If I were to walk into the police station and confess to a crime I did not commit - that wasn't even under investigation - can they arrest or charge me just because I gave a confession?
Neither with or without a warrant, if the confession is all there is. For a felony, the question is whether there is probable cause (4th Amendment). This is true whether the police arrest you, or they get a warrant – the difference being that in the latter case the warrant is issued by a guy with much greater knowledge of what constitutes probable cause. The question then would be whether a confession alone constitutes probable cause. There is a venerable rule, the corpus delecti rule (300+ years old) that requires there to be independent evidence of a crime, the point of this rule being to to prevent mentally ill people from being convicted of a crime that never even happened. Under that rule, a confession alone would not be probable cause (but a confession and a bloody glove could be).
This article reports that at the federal level and in 10 states, there is a lower bar of mere "corroboration" without the need to argue that there was an actual crime. Exemplifying this relaxing of the traditional rule, in Opper v. United States, 348 U.S. 84, the court held that "[a]n accused's extrajudicial admissions of essential facts or elements of the crime, made subsequent to the crime, are of the same character as confessions, and corroboration by independent evidence is required". However, "[t]he corroborative evidence need not be sufficient, independent of the statements, to establish the corpus delicti" and "[i]t is sufficient if the corroboration supports the essential facts admitted sufficiently to justify a jury inference of their truth; but those facts plus the other evidence must be sufficient to find guilt beyond a reasonable doubt". In such jurisdictions, courts take a "totality of circumstances" approach focusing on whether the confession is trustworthy.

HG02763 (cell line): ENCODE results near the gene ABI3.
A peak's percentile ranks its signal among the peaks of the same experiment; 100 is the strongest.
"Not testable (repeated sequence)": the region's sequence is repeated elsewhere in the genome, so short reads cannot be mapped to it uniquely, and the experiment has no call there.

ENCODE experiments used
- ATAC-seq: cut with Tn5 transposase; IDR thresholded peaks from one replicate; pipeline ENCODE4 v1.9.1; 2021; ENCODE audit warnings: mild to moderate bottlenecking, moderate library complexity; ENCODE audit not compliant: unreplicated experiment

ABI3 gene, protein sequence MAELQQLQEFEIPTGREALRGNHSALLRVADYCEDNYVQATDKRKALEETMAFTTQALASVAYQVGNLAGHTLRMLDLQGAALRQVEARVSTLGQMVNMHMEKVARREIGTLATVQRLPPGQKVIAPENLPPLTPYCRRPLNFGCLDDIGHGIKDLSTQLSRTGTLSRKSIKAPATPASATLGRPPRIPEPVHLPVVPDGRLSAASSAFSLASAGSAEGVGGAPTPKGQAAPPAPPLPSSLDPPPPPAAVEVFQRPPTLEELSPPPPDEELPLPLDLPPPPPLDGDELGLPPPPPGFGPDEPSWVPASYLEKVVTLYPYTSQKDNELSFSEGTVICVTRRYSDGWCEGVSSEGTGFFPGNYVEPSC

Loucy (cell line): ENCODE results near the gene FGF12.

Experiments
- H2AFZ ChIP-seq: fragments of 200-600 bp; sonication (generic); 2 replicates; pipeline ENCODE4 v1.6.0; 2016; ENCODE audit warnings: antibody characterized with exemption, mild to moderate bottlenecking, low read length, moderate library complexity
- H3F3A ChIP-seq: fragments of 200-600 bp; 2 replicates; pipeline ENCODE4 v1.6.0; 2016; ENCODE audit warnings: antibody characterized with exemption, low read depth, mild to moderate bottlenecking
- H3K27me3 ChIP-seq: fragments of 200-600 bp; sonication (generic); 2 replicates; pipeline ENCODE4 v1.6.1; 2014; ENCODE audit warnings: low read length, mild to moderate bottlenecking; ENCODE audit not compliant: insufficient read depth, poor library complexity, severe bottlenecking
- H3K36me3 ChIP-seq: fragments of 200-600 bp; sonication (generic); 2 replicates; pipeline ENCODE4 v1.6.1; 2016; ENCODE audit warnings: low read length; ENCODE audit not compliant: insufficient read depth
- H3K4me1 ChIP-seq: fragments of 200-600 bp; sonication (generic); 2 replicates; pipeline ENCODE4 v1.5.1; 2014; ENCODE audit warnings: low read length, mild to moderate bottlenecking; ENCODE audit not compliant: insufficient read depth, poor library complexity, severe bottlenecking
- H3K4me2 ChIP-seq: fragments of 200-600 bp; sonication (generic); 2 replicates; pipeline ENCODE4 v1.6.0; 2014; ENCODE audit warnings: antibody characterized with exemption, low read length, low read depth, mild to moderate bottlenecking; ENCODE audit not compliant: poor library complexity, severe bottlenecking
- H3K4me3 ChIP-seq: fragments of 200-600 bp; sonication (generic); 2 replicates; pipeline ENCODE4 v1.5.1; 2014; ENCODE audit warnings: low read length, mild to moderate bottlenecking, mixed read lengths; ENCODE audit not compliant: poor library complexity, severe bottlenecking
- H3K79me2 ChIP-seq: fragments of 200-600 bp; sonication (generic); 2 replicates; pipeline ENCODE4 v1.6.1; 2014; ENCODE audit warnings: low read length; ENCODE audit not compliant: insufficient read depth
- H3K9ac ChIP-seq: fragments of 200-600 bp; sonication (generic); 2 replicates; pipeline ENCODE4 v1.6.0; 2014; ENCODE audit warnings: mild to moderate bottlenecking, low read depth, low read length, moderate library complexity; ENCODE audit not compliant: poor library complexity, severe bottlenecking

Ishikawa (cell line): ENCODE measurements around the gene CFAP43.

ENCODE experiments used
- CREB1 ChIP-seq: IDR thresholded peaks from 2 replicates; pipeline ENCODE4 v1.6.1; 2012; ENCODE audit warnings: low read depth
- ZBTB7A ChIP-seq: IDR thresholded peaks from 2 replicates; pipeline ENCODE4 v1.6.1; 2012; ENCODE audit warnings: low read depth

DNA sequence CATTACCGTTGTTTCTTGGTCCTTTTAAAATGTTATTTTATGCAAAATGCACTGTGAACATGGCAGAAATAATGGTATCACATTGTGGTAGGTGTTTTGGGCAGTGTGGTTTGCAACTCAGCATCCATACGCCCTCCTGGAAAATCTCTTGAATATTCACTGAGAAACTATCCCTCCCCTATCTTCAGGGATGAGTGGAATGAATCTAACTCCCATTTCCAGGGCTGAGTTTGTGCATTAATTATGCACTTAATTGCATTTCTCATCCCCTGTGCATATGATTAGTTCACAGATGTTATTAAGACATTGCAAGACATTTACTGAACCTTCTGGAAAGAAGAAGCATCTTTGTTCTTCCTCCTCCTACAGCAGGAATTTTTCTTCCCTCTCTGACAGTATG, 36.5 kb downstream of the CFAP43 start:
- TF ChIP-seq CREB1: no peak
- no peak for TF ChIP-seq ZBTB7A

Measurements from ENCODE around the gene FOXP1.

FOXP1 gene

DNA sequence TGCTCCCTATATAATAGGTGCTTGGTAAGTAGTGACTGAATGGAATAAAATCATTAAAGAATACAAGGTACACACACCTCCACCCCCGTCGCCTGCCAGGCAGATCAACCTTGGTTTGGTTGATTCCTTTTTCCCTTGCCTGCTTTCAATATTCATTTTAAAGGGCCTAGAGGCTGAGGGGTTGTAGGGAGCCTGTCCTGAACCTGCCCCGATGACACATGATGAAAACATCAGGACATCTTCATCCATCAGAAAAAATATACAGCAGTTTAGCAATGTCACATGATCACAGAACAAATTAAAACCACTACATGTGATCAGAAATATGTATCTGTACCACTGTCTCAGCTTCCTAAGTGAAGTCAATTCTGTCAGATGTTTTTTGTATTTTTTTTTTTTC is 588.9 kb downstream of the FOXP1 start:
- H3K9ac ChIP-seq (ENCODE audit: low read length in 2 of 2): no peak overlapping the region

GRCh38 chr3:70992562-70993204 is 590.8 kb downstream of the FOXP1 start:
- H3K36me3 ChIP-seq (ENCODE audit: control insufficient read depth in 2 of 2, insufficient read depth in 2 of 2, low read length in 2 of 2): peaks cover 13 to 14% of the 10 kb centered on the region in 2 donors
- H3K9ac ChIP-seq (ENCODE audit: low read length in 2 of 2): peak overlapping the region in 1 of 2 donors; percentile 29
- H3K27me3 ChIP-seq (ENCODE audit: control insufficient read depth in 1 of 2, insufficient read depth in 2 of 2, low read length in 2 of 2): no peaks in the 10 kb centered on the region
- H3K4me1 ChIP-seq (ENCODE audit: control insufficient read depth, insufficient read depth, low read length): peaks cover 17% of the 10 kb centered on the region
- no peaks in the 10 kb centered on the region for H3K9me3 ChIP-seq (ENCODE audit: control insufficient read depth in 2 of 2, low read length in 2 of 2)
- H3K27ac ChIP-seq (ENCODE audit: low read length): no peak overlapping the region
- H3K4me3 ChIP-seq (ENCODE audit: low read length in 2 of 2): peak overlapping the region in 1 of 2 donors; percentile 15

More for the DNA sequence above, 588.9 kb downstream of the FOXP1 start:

I'm sorry, while I'm not a lawyer, I believe Zizouz212 is wrong. -
We know, for a start, that the confession was made to a law enforcement officer and that it was not made under duress.
Thus it can be used to establish probable cause. Further, confessions can be entered for the truth of their contents provided they are used against, rather then for the person making them.
So, yes, a police officer could make an arrest or charge based on the confession - whether they do that on the spot or after further investigation is another issue, and would vary per police department.
Here are some cases/stories which bear this thinking out (granted, they are not in USA) -
They can look into it. Nothing will stop them from that. But to arrest you, they'll need a warrant. To get a warrant, they need to find evidence. Also, the confession you give will never be admissible in a court of law, when the contents of the confession are offered as truth - this is because it wasn't made under oath. However, they can use the confession as a starting point if ever asked why you were being investigated or looked into.
If it was found that you intended to mislead and/or intended to cause problems for the police officers there, or to basically just cause a problem, you may be charged for Obstructing Justice or Public Mischief.